Today’s Wonder of the Day was inspired by Tania. Tania Wonders, “How many eyes does a spider have?” Thanks for WONDERing with us, Tania!
We were walking through the Wonderopolis woods the other day when we overheard an interesting conversation between a little girl and a spider:
Little Miss Muffet: Hey Spider! What are you up to?
Spider: Not much. I was just spinning a web and saw you sitting here on this tuffet. What are you eating?
Little Miss Muffet: You know, the usual: curds and whey.
Spider: Can I try some?
Little Miss Muffet: Sure! Pull up a tuffet and I'll share the rest of my bowl.
We had to get going, so we weren't able to stick around to find out whether the spider liked the curds and whey. Their conversation did make us curious, though. Exactly how was the spider able to spot that bowl of curds and whey from a ways away?
Do spiders have exceptional eyesight? The answer to that question isn't exactly straightforward, which isn't surprising since there are thousands of species of spiders.
Some spiders can't see at all. Most spiders don't see very well. Many have eyes that only help them distinguish between light and dark. Only a few species can see well in enough detail to be able to hunt prey effectively.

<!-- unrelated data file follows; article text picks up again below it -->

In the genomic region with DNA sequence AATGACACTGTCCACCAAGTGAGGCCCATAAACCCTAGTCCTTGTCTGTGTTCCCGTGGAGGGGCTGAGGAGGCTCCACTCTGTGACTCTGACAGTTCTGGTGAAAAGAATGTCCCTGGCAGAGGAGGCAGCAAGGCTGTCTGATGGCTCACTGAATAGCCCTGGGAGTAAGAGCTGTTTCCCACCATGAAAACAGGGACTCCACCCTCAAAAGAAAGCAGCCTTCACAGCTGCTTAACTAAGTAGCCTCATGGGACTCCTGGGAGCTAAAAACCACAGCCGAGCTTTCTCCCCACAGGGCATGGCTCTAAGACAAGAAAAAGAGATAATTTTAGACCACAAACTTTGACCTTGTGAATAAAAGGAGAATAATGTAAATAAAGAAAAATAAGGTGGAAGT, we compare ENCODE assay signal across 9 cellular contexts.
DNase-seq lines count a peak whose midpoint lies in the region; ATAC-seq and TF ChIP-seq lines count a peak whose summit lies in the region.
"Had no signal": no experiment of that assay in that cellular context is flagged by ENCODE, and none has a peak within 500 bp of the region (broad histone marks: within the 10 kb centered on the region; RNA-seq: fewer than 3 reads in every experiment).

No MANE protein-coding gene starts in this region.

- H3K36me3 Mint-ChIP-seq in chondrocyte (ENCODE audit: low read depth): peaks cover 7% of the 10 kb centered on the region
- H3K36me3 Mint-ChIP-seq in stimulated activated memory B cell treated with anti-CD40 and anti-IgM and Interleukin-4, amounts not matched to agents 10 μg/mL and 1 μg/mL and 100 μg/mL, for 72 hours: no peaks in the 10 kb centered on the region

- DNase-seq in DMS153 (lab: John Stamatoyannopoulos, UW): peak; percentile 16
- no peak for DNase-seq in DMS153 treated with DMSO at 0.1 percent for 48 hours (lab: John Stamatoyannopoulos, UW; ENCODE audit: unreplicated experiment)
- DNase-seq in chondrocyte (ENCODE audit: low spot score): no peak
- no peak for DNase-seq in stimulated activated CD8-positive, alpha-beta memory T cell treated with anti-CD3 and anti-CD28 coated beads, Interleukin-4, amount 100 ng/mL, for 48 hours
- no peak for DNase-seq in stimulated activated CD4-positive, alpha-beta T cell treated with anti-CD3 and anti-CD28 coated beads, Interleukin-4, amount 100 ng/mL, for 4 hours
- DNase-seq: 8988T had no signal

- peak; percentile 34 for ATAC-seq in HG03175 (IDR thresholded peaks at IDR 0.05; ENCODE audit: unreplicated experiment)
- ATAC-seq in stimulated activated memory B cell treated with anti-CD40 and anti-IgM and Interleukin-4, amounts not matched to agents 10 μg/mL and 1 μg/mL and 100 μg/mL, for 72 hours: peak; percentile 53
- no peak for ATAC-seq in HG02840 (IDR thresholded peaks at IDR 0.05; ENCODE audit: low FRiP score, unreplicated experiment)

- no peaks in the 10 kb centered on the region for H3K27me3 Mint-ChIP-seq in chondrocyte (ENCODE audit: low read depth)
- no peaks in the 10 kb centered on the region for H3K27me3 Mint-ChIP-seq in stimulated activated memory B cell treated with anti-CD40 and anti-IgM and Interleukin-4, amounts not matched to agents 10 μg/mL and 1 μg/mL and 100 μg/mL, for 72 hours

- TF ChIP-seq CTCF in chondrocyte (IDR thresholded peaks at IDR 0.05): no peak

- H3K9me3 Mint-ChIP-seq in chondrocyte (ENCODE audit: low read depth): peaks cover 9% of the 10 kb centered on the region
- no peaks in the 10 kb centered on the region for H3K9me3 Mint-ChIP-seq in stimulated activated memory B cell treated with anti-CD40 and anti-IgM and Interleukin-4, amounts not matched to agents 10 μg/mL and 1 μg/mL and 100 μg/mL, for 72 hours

Those facts may surprise some people. Why? Because spiders have so many eyes! Most spiders have eight eyes. Some species have six or fewer eyes, but they always come in an even number.
Some species of spiders, such as those that live in caves or under the soil, have no eyes at all. Even those species with eight eyes don't usually see very well. For example, most spiders that spin webs have poor eyesight and rely upon their senses of touch and smell to navigate their webs and find prey.
Unlike insects, which have large, compound eyes (that is, eyes with multiple lenses), spiders have simple (single lens) eyes that are more like those of human beings. All those eyes don't necessarily work the same way, though. Many of them are specialized just for certain tasks.
For example, jumping spiders are known for their sight, which they need to hunt for their prey, since they don't spin webs like other spiders. Their main eyes, called principal eyes, look forward from the middle of the head. They provide clear vision, possibly even in color.
Moving outward, the next closest eyes provide depth perception but not focused vision. Moving outward even further, the eyes along the side of the head are used primarily to detect movement in the peripheral range.
Other spiders have also developed eyes specialized for their needs. Wolf spiders, for example, usually hunt at night. Their eyes reflect light, which helps them to hunt in low-light conditions. The way in which the eyes are arranged on a spider's head also varies between species depending upon what and how they hunt.